5. Phenomenal Qualities and the Development of Perceptual Integration

  1. Liliana Albertazzi
  1. Mariann Hudák1,
  2. Zoltan Jakab2 and
  3. Ilona Kovács1

Published Online: 31 MAR 2013

DOI: 10.1002/9781118329016.ch5

Handbook of Experimental Phenomenology: Visual Perception of Shape, Space and Appearance

Handbook of Experimental Phenomenology: Visual Perception of Shape, Space and Appearance

How to Cite

Hudák, M., Jakab, Z. and Kovács, I. (2013) Phenomenal Qualities and the Development of Perceptual Integration, in Handbook of Experimental Phenomenology: Visual Perception of Shape, Space and Appearance (ed L. Albertazzi), John Wiley & Sons, Ltd, Chichester, UK. doi: 10.1002/9781118329016.ch5

Editor Information

  1. University of Trento Center for the Mind and Brain (CIMeC), Italy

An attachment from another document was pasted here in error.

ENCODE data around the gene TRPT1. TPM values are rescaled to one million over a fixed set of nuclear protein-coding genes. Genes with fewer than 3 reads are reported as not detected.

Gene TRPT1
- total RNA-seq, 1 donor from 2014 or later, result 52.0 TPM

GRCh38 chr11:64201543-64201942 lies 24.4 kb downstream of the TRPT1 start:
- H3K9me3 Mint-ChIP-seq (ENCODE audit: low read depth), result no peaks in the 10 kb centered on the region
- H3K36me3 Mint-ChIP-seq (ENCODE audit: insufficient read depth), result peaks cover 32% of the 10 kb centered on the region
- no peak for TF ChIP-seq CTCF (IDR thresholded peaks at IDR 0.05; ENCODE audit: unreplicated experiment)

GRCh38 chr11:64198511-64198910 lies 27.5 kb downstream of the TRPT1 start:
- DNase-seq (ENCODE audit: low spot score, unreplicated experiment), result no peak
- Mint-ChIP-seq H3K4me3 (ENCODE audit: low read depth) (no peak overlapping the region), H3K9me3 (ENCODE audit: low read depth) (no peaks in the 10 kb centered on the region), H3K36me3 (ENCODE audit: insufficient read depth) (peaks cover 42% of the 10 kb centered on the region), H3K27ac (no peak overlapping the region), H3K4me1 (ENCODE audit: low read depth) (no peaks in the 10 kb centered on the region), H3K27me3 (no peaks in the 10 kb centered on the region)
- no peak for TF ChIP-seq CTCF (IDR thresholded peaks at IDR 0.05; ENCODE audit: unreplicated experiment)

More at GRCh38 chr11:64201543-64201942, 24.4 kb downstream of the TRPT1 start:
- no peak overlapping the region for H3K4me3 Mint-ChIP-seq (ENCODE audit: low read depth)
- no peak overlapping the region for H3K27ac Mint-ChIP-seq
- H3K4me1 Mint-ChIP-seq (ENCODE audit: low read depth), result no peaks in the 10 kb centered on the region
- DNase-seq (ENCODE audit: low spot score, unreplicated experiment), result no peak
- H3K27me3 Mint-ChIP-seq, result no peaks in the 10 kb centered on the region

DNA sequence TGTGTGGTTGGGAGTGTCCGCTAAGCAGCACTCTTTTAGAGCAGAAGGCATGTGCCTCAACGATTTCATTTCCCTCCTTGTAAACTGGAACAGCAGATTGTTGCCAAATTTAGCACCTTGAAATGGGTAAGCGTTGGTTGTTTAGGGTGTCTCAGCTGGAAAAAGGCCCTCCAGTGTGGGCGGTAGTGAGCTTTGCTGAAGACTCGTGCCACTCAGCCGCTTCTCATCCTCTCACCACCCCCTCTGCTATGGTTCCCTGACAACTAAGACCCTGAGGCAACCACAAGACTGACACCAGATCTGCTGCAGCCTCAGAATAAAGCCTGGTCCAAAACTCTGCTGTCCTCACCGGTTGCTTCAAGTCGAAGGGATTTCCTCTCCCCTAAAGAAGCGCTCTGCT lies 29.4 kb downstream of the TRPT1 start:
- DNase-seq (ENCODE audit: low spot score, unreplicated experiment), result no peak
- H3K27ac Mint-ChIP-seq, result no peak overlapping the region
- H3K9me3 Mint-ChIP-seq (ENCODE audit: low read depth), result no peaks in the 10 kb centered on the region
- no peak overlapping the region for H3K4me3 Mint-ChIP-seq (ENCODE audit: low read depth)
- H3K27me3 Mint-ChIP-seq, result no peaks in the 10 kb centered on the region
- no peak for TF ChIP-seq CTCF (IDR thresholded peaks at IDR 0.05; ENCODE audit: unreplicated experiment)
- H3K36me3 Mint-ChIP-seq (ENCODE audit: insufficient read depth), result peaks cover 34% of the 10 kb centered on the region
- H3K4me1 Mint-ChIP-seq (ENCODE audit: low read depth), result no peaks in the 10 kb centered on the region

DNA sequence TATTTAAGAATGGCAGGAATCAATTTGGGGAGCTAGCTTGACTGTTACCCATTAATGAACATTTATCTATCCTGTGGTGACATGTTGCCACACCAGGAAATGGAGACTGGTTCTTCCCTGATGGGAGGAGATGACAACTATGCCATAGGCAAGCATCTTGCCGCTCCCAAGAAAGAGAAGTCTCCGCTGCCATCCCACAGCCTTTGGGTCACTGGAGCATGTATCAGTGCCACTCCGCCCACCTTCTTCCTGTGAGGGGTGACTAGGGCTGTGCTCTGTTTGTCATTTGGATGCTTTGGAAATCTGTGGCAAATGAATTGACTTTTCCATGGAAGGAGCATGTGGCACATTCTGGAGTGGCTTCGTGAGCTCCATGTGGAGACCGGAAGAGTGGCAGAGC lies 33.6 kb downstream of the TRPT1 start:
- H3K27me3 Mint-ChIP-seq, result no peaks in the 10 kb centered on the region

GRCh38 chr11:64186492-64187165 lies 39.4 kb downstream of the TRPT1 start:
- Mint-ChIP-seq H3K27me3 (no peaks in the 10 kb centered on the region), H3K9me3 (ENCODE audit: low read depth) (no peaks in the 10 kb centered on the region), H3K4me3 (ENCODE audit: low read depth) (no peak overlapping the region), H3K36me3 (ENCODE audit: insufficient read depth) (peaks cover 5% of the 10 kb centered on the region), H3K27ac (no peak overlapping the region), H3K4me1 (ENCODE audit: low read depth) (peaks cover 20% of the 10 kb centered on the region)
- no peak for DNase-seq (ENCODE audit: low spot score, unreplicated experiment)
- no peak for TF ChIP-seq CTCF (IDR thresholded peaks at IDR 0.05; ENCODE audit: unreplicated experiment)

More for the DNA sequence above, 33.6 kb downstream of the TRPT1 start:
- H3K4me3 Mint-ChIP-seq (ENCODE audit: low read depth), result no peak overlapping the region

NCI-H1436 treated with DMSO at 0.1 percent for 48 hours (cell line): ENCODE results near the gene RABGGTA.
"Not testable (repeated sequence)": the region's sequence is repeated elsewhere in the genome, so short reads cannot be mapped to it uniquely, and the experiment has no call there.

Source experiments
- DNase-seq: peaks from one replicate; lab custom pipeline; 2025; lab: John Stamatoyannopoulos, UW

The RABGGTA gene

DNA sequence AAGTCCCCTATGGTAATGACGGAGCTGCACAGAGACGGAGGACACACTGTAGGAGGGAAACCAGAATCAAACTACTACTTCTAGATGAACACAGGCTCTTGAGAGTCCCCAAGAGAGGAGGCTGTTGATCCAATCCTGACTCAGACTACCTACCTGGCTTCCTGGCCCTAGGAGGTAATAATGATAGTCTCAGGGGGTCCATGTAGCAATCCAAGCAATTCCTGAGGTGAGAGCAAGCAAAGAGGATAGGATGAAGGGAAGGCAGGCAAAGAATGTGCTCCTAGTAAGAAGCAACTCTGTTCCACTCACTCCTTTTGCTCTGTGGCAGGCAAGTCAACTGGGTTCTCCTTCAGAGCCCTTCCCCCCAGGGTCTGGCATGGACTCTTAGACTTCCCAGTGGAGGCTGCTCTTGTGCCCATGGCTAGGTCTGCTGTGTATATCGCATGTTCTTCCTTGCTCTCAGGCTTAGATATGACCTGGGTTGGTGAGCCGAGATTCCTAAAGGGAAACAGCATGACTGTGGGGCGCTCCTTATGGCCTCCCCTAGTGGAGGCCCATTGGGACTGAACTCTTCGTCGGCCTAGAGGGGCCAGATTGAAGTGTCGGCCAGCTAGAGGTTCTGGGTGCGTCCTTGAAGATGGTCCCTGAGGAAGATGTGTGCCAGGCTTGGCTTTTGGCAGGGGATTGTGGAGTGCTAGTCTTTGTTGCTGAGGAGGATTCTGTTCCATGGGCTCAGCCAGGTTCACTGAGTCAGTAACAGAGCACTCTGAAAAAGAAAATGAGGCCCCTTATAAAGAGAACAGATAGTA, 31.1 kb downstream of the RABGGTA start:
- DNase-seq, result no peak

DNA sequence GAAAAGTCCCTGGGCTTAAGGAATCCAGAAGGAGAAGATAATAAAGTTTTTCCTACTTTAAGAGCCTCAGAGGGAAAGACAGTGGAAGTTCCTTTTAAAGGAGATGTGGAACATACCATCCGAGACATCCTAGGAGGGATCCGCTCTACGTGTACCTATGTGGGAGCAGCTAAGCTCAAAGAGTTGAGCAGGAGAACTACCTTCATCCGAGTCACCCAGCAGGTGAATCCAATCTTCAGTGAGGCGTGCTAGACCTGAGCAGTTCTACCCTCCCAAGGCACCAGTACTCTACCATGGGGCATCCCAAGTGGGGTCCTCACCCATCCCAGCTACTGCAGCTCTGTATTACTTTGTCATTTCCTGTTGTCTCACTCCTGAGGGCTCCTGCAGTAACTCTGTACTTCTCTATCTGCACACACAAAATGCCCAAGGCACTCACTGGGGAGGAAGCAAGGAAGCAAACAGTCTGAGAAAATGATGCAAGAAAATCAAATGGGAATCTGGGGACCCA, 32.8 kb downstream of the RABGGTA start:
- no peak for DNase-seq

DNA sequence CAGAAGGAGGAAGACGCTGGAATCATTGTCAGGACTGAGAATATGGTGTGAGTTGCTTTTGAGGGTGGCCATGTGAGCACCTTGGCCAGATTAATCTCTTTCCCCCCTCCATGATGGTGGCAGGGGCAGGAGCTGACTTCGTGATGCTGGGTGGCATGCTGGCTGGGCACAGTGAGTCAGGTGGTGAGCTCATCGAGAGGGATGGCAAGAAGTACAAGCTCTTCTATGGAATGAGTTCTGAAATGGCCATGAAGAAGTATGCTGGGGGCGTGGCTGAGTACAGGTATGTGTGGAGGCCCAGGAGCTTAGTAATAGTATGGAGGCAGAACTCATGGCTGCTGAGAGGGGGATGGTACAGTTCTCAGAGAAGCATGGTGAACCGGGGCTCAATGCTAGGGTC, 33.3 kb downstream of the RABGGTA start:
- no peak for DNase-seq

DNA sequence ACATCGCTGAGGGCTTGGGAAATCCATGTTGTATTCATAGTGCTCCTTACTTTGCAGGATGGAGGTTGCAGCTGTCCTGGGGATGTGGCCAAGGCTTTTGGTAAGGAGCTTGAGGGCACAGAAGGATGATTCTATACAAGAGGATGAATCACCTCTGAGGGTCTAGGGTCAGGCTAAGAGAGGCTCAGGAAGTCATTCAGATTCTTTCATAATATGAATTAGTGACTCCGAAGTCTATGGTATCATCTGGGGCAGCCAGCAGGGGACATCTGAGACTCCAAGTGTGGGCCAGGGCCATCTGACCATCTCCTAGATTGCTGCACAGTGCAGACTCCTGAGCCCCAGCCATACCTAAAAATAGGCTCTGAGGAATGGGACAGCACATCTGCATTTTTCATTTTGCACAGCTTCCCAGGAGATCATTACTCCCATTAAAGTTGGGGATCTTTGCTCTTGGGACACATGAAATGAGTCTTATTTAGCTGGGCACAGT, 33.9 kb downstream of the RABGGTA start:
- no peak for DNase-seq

Author Information

  1. 1

    Budapest University of Technology and Economics, Hungary

  2. 2

    Institute of Psychology for Special Education, Loránd Eötvös University, Hungary

Publication History

  1. Published Online: 31 MAR 2013
  2. Published Print: 30 APR 2013

ISBN Information

Print ISBN: 9781119954682

Online ISBN: 9781118329016

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Keywords:

  • binocular vision;
  • color vision;
  • form perception;
  • newly sighted patients;
  • perceptual integration;
  • phenomenal qualities;
  • visual perception

Summary

Perceptual integration plays a key role in bringing about the subjective aspect of experience. Some types of phenomenal experience seem to occur independently of early perceptual learning. To make this point, this chapter first focuses on color and luminance sensation and color experience in infants, and subjects whose sight was restored after long-term blindness. Relevant data about the development of color vision in infancy and childhood are reviewed. Then, some observations about vision in the newly sighted are presented. Finally, the chapter suggests that overall, the development of color perception relies, to a considerable extent, on genetically preprogrammed maturation, whereas the perception of form and space relies heavily on perceptual learning through childhood.